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DateLecture
27 February 2020The Silk Road: A Textile Journey
26 March 2020Downton to Gatsby - Jewellery, Fashion and Glamour
30 April 2020The Magic of Prague: Czech Art and Culture
28 May 2020The Queen of Instruments`: The Lute in old master paintings
25 June 2020Three great families and their gardens: The Astors, Rothschilds & Sackville-Wests
24 September 2020Mind the gap: Graphic and Poster Design on the London Underground
29 October 2020William Morris
24 November 2020In the Kingdom of the Sweets - The Nutcracker
14 January 2021Beethoven at 250

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The Silk Road: A Textile Journey Chris Aslan Alexander Thursday 27 February 2020

Wool, cotton and silk have each played a crucial role in the fortunes of Central Asia. Wool created the clothing and housing needed by the great nomadic cultures to dominate Middle Asia. Silk was more valuable than gold and used as currency, creating a network of trading routes that led to the first outbreak of globalisation. Cotton was the cause of Russian and then Soviet Colonisation and continues to cause controversy today. The felts, carpets, embroideries, robes and veils of the Silk Road stratified wealth, displayed religious and political entrenchments and changed the fortunes of this fascinating part of the world; a meeting place between Mohammed and Marx.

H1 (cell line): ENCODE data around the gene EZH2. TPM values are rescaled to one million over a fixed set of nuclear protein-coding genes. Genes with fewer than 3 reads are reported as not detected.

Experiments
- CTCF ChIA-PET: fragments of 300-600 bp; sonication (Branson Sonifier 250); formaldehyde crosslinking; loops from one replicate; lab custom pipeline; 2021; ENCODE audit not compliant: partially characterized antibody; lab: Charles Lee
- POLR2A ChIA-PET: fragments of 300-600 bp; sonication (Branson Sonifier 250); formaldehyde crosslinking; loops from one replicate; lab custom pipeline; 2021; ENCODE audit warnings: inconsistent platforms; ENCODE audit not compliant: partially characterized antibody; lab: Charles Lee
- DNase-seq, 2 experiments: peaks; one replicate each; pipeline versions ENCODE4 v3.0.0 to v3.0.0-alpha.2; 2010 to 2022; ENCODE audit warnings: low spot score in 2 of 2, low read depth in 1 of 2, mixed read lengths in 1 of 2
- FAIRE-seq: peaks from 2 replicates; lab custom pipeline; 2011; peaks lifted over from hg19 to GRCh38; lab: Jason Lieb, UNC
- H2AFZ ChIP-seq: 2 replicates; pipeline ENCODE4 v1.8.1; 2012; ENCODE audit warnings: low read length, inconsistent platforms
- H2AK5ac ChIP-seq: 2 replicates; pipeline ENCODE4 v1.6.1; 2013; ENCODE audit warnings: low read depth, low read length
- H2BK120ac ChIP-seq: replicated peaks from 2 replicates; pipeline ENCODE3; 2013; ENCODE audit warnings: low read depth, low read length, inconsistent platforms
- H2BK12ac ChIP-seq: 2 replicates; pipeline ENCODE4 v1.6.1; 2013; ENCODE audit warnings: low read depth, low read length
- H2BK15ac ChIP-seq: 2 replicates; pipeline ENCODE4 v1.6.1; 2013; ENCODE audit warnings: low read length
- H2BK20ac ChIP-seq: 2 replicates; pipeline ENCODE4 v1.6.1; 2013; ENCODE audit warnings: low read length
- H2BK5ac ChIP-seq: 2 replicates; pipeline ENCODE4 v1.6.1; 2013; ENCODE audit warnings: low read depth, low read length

Chris was born in Turkey (hence his middle name) and spent his childhood there and in war-torn Beirut. After school, Chris spent two years at sea before studying Media and journalism at Leicester University. He then moved to Khiva, a desert oasis in Uzbekistan, establishing a UNESCO workshop reviving fifteenth century carpet designs and embroideries, creating income for women. After a year in the UK writing A Carpet Ride to Khiva, he moved to the Pamirs in Tajikistan, training yak herders to comb their yaks for their cashmere-like down, spending three years there. Next came two years in Kyrgyzstan living in the world’s largest natural walnut forest and establishing a wood-carving workshop. Chris has recently finished rowing and studying at Oxford and is now a curate at St. Barnabas, North Finchley, and author of Alabaster and Manacle. He returns to Central Asia whenever he can and conducts tours there.